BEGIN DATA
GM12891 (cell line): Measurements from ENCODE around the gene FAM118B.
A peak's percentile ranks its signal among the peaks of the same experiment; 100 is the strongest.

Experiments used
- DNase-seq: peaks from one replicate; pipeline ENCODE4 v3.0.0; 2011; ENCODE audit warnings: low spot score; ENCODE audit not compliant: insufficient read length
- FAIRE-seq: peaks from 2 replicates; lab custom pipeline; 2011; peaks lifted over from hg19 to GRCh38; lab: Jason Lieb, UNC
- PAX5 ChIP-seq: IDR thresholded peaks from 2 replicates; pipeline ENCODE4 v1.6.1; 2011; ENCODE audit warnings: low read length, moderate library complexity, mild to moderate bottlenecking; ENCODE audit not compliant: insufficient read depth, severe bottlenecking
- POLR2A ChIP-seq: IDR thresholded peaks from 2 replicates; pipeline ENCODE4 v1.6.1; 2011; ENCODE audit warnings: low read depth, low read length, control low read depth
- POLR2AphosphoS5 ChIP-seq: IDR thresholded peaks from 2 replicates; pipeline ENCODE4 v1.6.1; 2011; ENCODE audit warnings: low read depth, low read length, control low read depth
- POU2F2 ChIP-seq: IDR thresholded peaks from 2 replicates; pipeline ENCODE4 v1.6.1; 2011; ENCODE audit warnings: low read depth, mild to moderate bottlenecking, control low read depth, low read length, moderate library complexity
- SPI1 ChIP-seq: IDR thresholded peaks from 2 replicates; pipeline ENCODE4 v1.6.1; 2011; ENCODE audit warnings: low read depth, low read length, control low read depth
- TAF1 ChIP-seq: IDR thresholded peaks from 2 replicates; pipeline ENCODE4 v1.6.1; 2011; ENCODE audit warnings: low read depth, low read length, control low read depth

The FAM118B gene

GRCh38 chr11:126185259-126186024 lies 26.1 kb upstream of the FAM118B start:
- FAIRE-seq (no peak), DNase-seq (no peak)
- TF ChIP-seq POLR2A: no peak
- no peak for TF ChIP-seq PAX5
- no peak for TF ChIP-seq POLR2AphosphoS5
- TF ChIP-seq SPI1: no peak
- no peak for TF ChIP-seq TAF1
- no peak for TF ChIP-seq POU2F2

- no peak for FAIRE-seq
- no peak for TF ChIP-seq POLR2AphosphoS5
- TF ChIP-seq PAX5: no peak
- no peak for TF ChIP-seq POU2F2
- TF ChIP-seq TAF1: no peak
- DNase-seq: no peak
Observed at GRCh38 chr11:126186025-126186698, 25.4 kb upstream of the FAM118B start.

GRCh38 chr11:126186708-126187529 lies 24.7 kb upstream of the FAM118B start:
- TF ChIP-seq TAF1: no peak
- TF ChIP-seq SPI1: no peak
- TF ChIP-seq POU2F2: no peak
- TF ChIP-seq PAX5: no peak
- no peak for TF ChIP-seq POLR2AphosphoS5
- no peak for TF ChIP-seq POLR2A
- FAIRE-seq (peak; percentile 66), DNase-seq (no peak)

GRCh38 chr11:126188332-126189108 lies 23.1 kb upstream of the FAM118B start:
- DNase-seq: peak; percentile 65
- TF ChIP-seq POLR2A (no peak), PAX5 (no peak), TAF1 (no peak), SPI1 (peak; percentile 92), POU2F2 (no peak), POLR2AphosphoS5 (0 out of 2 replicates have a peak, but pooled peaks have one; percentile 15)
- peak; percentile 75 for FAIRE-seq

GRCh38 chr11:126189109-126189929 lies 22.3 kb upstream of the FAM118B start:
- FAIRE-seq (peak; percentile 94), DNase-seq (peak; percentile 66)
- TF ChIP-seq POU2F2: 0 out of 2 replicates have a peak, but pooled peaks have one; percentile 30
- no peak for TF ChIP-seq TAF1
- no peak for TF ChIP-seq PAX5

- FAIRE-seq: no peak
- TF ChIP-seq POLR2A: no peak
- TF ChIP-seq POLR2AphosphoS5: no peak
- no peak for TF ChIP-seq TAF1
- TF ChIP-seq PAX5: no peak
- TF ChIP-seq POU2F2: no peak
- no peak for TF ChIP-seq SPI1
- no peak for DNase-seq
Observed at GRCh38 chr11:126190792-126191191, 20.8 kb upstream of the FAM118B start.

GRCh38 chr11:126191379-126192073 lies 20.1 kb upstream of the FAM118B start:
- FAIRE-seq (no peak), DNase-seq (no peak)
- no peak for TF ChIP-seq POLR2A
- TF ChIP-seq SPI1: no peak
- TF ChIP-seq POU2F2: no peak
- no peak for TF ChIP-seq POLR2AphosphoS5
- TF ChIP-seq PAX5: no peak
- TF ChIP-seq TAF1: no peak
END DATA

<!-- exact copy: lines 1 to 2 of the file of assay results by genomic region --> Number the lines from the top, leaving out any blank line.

GM12891 (cell line): Measurements from ENCODE around the gene FAM118B.
A peak's percentile ranks its signal among the peaks of the same experiment; 100 is the strongest.